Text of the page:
Vitamin B could be new weapon against Alzheimer's disease

The research showed that large doses of the supplement could halve the rate of brain shrinkage – a physical symptom associated memory loss and dementia in the elderly. The effects were so dramatic that the scientists behind the study believe it could revolutionise the treatment of the disease, The Telegraph reported.

Professor David Smith, a pharmacologist who co-authored the study, said: "This is a very striking, dramatic result. It's much more than we could have predicted. "It is our hope that this simple and safe treatment will delay the development of Alzheimer's disease in many people who suffer from mild memory problems."

"It is a very simple solution: you give someone some vitamins and you protect the brain," he said. Brain shrinkage or atrophy is a natural part of ageing but it is known to be accelerated in people with Mild Cognitive Impairment (MCI) – a kind of memory loss and forgetfulness – and Alzheimer's.

Scientists at the University of Oxford conducted a trial on 168 people and found that taking high doses of three vitamin B supplements every day reduced brain shrinkage associated with dementia by up to 53 per cent.

The researchers used an advanced magnetic resonance imaging (MRI) technique to study brain shrinkage on the 168 volunteers over the age of 70 with diagnosed MCI. Over a period of two years, half were given a daily tablet containing high doses of the B vitamins folic acid, B6 and B12. The rest received a "dummy" placebo pill with no active ingredients.

At the end of the trial the effects of the vitamin treatment were found to be dramatic, and most pronounced in participants who started out with the highest rates of brain shrinkage, the researchers were quoted as saying.

On average, taking B vitamins slowed the rate of brain atrophy by 30 per cent, and in many cases reductions was as high as 53 per cent were seen. The researchers said the results were so strong that it should open up a debate as to whether the tablets should be prescribed to everyone with MCI – half of whom develop Alzheimer's disease.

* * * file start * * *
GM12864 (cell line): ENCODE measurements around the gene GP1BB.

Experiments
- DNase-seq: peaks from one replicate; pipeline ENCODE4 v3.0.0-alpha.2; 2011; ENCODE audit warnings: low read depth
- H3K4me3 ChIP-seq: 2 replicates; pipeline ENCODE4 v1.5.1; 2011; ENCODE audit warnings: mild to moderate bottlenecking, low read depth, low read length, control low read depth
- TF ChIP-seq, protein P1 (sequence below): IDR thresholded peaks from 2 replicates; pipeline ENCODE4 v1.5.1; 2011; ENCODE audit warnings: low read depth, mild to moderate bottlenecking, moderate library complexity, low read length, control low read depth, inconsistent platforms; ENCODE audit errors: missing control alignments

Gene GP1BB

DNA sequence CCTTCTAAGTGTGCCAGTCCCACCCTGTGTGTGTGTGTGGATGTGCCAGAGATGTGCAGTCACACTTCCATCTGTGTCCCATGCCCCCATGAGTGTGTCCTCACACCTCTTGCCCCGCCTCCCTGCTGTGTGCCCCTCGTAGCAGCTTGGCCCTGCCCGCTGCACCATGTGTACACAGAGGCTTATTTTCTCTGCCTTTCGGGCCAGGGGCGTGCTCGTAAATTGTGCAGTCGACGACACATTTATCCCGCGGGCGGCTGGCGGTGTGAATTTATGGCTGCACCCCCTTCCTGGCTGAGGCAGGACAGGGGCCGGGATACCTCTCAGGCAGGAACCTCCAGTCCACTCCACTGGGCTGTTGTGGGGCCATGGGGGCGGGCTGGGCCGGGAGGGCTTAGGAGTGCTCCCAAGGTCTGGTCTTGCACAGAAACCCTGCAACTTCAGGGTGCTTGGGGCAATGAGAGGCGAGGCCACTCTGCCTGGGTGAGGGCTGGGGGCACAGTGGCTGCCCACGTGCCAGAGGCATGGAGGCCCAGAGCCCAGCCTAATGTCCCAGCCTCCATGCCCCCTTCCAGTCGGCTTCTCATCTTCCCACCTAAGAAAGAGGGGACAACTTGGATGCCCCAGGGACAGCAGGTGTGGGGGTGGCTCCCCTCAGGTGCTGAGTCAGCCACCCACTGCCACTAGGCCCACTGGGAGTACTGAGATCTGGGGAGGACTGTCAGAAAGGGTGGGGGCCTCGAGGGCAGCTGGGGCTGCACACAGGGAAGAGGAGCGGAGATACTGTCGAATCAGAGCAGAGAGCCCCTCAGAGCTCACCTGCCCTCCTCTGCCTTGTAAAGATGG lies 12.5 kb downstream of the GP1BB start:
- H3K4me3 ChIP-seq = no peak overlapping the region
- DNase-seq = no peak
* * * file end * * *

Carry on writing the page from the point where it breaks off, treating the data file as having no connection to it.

MCI affects 16 per cent of people over 70 – 1.5 million people in the UK, the paper said. Prof Smith said it was still early to say exactly how vitamin B worked. "The treatment lowers homocysteine, lower homocysteine reduces brain shrinkage and that reduces cognitive decline," he said.

"This is the first trial that has shown a glimmer of hope and success. It is the first one of its kind that has worked so clearly. I think it will change the whole direction of Alzheimer's research," Smith said.

The long-term effects of taking big doses of the vitamins were not known, and there was some evidence that high folic acid intake could be linked to cancer, he said. While Prof Smith said anybody thinking of taking them should consult their doctor first, he personally felt they would be effective.

Professor Helga Refsum, his co-author at University of Oslo who is a visiting academic at Oxford, said more trials were needed but the evidence was strong. The research, published in the journal Public Library of Science ONE, is controversial because it defies current scientific dogma about the way to tackle Alzheimer's.

It suggests simply taking vitamins can achieve results that have so far evaded pharmaceutical companies, despite millions of pounds being spent on experimental dementia drugs.

The study was cautiously welcomed by other scientists although they said more studies were needed to back up the findings. Rebecca Wood, chief executive of the Alzheimer's Research Trust, which co-funded the study, said: "These are very important results, with B vitamins now showing a prospect of protecting some people from Alzheimer's in old age. "The strong findings must inspire an expanded trial to follow people expected to develop Alzheimer's, and we hope for further success.

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